In the first quarter review of the annual monetary policy, RBI increased the CRR by 0.50 percentage points and increased the repo rate by 0.25 percentage points. Both these instruments were used as measures to control inflation through control of money supply and aggregate demand. RBI has used these instruments in past also, but this year the increase has been rather gradual.
Keynes advocated the use of anti-inflationary monetary policy under a full employment framework. But such interventions are not best suited for India due to existence of disguised unemployment and also large part of the economy (agricultural sector) is non monetised. In such a scenario, monetary policy can only play a secondary role and alone may not be able to generate intended results. Past trends indicate that in India inflation is not a temporary phenomenon and  monetary policy tools alone, may not keep inflation down or stabilise it for too long. RBI has defined the comfort zone for inflation to be around 5-5.5%. Looking at the quarterly inflation figures since 1999, this mark has been frequently crossed with major peaks in 2000, 2003, 2004, and 2007 and yet again in 2008.
A tight monetary regime do effect inflation but in phased manner. The first effect is felt instantaneously while the second is felt with a lag of 6 to 8 months. With such a persistent inflationary trend, the correlation coefficient between CRR and the rate of inflation is (-) 0.55, clearly implying a moderate level of interdependence between the two over the past decade. Apart from this, in developing economies, there is an increasing need for credit to feed engine of growth. Thus restricting credit hampers capacity building mostly in the sensitive sectors of the economy. Using the CRR route to curtail excess credit may not have similar impact for all sectors and industry groups. It does however restrain credit only in the more vulnerable sectors while the bigger firms have access to funds via other sources like retained earnings, capital markets and other external sources. Further, a increase in CRR affects domestic consumption and also impacts the aggregate demand component by affecting investment in the economy. This would in turn have an effect on capital formation, productivity and on future supply, aggravating the situation further. Thus it creates a vicious circle for inflation. In the second quarter of 2008, when the CRR was raised to 8.5%, the rate of growth of private sector credit came down from 8.5% (approx.) in the first quarter to 1.8% by the end of May in the second quarter. Also, for the agricultural (and allied activities) sector, the year on year variation in the debt outstanding as on May�08 was 19.3% as compared to 32.3% as on May 07. Thus we see that credit control may not be the single most effective policy instrument; it neess to be supported by other measures, especially measures to smoothen supply of commodities. A study by RBI shows that 74% of the current inflation is supply driven. Restricting credit has an effect on domestic demand, while in the present situation; it is mostly the rise in global demand that is leading to a mismatch in demand and supply. Measures should be undertaken to improve the supply situation rather than to limit the domestic demand.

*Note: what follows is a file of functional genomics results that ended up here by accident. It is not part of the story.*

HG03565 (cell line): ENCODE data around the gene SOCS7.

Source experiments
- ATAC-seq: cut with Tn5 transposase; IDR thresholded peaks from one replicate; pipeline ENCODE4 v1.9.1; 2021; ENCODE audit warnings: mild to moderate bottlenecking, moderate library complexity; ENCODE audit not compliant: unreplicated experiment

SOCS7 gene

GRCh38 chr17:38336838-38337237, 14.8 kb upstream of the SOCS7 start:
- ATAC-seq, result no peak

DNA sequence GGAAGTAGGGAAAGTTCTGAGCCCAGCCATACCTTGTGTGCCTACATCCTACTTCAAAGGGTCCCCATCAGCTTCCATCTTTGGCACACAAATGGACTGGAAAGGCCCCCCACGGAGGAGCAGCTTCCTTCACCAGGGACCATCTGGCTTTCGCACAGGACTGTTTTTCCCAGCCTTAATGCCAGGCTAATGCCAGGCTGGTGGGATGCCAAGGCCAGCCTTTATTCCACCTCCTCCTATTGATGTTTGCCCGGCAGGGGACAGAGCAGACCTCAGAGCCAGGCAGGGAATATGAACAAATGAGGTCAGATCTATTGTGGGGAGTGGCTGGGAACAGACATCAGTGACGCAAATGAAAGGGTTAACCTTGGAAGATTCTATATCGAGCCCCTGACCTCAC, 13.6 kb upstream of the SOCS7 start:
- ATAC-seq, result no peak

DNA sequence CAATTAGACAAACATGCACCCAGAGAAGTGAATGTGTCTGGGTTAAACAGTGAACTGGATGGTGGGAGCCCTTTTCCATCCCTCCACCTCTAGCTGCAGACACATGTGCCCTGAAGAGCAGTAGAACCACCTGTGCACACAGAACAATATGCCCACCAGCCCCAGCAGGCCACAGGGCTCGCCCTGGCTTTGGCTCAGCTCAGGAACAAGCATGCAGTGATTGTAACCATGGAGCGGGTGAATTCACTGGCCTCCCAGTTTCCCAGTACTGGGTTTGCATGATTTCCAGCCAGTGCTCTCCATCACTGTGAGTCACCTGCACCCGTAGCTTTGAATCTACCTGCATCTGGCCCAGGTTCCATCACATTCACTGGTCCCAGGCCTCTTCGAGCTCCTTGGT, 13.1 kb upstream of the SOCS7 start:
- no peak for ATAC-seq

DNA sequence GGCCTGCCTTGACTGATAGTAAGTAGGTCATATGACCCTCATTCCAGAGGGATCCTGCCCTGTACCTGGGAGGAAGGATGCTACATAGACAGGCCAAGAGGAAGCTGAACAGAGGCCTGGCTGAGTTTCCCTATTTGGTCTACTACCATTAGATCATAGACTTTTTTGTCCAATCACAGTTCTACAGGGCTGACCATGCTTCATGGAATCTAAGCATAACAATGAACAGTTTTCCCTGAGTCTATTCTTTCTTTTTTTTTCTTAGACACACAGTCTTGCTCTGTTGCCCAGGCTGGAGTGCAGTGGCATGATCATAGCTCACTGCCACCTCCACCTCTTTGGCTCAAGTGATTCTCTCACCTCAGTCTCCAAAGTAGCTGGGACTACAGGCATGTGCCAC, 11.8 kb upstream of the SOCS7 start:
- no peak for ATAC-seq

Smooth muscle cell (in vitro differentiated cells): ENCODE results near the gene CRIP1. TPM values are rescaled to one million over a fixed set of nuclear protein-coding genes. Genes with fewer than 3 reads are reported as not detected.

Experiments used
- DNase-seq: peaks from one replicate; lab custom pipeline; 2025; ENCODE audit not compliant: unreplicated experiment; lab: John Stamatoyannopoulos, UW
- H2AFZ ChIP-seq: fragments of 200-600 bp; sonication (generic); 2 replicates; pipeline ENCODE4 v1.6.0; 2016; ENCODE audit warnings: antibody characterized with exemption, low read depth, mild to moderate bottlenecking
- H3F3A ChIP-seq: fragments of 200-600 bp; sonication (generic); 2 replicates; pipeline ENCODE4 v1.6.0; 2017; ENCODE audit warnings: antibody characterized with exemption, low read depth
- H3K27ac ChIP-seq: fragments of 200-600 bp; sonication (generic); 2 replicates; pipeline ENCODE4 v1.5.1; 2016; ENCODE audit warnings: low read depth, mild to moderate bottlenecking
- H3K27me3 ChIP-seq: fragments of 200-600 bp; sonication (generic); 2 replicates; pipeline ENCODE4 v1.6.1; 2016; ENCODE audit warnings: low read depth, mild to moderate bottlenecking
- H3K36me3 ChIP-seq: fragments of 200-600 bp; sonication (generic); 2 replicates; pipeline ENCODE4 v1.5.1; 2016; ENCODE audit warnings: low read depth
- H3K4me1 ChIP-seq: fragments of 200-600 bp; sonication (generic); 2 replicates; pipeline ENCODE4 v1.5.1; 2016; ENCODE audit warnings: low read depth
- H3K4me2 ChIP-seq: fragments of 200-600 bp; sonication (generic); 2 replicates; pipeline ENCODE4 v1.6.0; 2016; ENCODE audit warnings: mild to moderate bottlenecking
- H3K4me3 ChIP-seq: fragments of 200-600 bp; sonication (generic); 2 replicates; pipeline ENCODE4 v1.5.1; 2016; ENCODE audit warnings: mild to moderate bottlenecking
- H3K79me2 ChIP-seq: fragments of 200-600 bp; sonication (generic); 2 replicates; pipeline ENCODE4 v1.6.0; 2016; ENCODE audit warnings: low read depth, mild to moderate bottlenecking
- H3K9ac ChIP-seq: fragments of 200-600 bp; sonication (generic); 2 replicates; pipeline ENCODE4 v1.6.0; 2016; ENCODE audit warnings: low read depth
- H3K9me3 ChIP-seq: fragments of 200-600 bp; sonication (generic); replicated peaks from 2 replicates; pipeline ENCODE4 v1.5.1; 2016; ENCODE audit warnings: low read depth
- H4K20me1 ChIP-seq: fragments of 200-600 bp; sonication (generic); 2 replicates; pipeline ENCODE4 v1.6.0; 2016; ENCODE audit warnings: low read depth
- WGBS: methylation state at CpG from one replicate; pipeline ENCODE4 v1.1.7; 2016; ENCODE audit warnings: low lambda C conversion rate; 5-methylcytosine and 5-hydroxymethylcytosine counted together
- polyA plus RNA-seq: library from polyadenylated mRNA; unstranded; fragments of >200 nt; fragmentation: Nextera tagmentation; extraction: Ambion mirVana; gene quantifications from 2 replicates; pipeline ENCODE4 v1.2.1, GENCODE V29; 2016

Monetary Policy is but one tool to curtail inflation. As an economy experiences inflationary situations, appropriate and timely use of the monetary policy can provide some immediate relief, in the short run. But, there is also an important role for the fiscal policy. In order to stabilise inflation in the medium and long run, resources must be prudently diverted towards building up the supply capacity in the economy, and particularly in the more vulnerable sectors of the economy. For that purpose, monetary policy instruments may be complemented with fiscal policy efforts directed towards strengthening the supply in weaker sectors of the economy, for instance the agriculture sector. Large part of this sector is rain fed and hence efforts to overcome such constraints may be undertaken. A great proportion of the current inflation is triggered by food crises, apart from the rise in petroleum, steel and cement prices. Higher actual public investment needs to be undertaken to overcome the supply bottlenecks in this important sector of the economy. RBI has been doing its bit, rather frequently, but monetary policies work the best when complemented by prudential fiscal policies.